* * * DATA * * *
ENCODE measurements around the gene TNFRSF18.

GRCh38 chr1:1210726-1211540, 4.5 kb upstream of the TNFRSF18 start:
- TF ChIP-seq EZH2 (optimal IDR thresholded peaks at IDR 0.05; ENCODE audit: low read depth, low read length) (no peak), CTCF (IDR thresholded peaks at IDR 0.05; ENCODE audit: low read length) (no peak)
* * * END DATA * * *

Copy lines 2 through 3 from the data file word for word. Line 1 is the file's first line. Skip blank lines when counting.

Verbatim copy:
GRCh38 chr1:1210726-1211540, 4.5 kb upstream of the TNFRSF18 start:
- TF ChIP-seq EZH2 (optimal IDR thresholded peaks at IDR 0.05; ENCODE audit: low read depth, low read length) (no peak), CTCF (IDR thresholded peaks at IDR 0.05; ENCODE audit: low read length) (no peak)